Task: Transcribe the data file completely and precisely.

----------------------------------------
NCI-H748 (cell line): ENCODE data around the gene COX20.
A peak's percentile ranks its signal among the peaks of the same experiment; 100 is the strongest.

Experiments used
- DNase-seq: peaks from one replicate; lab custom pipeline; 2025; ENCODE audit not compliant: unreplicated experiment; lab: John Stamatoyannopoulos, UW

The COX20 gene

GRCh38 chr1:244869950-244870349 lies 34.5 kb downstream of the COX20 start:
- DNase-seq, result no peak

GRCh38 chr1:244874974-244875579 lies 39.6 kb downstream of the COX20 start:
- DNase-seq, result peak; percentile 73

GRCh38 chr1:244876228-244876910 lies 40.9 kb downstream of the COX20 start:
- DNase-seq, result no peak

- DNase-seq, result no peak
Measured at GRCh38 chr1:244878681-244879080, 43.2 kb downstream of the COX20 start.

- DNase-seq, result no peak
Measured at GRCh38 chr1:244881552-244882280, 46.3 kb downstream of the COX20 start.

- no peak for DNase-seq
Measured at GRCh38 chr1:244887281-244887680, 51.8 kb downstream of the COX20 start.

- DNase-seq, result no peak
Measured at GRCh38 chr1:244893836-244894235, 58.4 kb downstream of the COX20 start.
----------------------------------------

NCI-H748 (cell line): ENCODE data around the gene COX20.
A peak's percentile ranks its signal among the peaks of the same experiment; 100 is the strongest.

Experiments used
- DNase-seq: peaks from one replicate; lab custom pipeline; 2025; ENCODE audit not compliant: unreplicated experiment; lab: John Stamatoyannopoulos, UW

The COX20 gene

GRCh38 chr1:244869950-244870349 lies 34.5 kb downstream of the COX20 start:
- DNase-seq, result no peak

GRCh38 chr1:244874974-244875579 lies 39.6 kb downstream of the COX20 start:
- DNase-seq, result peak; percentile 73

GRCh38 chr1:244876228-244876910 lies 40.9 kb downstream of the COX20 start:
- DNase-seq, result no peak

- DNase-seq, result no peak
Measured at GRCh38 chr1:244878681-244879080, 43.2 kb downstream of the COX20 start.

- DNase-seq, result no peak
Measured at GRCh38 chr1:244881552-244882280, 46.3 kb downstream of the COX20 start.

- no peak for DNase-seq
Measured at GRCh38 chr1:244887281-244887680, 51.8 kb downstream of the COX20 start.

- DNase-seq, result no peak
Measured at GRCh38 chr1:244893836-244894235, 58.4 kb downstream of the COX20 start.